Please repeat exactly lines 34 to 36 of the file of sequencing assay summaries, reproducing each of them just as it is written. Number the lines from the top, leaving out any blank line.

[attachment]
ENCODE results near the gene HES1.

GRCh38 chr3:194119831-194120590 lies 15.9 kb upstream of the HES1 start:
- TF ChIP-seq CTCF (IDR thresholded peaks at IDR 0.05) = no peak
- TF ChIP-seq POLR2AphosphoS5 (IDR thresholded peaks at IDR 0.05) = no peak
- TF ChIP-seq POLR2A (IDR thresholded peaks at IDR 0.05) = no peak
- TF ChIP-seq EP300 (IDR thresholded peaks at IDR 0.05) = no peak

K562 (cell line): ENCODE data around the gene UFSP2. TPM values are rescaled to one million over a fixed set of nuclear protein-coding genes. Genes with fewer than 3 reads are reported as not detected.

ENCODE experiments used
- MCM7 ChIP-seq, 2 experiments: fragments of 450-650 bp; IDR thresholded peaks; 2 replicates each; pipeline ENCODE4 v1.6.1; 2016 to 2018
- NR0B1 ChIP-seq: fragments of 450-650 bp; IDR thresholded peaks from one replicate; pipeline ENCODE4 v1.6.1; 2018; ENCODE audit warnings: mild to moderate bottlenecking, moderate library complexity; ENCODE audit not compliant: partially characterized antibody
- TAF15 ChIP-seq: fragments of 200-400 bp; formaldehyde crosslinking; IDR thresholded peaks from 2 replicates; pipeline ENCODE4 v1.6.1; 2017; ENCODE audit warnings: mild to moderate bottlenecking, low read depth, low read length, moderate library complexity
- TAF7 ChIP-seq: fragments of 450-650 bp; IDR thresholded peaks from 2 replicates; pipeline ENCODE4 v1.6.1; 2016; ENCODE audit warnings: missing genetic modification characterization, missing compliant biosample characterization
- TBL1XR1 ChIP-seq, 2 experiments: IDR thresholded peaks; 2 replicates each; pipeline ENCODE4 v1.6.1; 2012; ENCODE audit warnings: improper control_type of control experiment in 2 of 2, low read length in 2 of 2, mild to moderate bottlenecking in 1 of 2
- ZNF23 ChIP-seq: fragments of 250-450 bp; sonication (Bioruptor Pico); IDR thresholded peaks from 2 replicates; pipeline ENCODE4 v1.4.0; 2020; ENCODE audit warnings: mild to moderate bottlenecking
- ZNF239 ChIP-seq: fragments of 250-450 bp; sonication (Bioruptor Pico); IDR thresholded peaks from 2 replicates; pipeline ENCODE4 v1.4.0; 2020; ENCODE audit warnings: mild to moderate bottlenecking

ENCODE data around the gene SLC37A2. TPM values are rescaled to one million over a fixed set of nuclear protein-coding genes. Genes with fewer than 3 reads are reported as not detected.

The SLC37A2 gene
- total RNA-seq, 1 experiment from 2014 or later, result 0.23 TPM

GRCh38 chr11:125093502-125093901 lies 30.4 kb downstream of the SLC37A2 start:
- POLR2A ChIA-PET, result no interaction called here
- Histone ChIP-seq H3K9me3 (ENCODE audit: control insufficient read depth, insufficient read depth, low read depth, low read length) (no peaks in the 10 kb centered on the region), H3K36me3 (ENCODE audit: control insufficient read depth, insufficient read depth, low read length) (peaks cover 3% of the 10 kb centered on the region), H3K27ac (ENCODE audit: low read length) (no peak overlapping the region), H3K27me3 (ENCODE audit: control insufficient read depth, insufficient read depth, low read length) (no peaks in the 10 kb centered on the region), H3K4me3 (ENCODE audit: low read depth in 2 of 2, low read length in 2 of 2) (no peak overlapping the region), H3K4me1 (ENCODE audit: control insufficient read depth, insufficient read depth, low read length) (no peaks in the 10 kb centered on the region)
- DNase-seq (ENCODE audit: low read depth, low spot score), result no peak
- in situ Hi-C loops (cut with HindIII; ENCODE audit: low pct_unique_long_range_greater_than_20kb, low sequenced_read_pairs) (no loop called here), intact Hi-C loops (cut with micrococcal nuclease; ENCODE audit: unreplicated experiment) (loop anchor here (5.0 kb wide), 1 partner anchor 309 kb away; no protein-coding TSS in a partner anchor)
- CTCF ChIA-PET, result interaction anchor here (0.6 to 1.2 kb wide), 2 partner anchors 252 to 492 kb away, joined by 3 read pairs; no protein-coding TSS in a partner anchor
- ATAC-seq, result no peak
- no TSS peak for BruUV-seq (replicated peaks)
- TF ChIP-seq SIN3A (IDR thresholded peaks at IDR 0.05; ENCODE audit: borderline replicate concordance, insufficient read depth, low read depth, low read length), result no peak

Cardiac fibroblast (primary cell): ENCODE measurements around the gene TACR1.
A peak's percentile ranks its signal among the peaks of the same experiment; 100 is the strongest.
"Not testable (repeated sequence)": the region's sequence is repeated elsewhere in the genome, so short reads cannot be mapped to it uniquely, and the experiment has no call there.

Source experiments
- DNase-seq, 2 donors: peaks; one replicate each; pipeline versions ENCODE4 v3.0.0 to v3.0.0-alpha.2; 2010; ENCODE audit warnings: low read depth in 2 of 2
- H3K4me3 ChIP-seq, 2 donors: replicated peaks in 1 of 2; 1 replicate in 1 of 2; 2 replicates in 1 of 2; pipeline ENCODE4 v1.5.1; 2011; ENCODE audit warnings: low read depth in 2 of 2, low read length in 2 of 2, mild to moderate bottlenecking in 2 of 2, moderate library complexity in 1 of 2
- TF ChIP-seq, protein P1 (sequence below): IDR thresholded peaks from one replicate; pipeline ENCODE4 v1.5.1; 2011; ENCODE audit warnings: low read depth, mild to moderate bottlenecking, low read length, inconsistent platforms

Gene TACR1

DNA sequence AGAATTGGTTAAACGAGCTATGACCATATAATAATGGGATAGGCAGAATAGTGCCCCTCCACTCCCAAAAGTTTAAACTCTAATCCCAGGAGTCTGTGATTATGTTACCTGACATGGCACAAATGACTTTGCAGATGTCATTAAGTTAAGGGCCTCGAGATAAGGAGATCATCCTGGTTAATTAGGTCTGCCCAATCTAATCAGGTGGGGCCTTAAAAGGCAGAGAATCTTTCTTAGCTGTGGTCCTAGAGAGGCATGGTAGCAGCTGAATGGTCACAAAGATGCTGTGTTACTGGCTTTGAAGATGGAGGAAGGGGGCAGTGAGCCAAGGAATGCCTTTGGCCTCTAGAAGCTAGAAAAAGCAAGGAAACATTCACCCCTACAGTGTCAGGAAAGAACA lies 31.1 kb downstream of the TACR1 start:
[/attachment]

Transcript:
- TF ChIP-seq, protein P1 (sequence below): IDR thresholded peaks from one replicate; pipeline ENCODE4 v1.5.1; 2011; ENCODE audit warnings: low read depth, mild to moderate bottlenecking, low read length, inconsistent platforms

Gene TACR1

DNA sequence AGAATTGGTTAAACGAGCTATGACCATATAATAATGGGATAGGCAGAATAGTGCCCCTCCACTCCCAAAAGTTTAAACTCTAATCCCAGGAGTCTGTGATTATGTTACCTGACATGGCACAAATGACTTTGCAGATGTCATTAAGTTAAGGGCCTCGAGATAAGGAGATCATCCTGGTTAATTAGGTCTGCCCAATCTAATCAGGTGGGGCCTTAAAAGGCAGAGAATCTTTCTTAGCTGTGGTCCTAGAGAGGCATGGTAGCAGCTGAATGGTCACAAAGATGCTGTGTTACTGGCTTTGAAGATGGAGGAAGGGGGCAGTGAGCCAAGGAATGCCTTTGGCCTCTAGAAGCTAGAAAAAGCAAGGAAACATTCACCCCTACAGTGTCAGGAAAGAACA lies 31.1 kb downstream of the TACR1 start: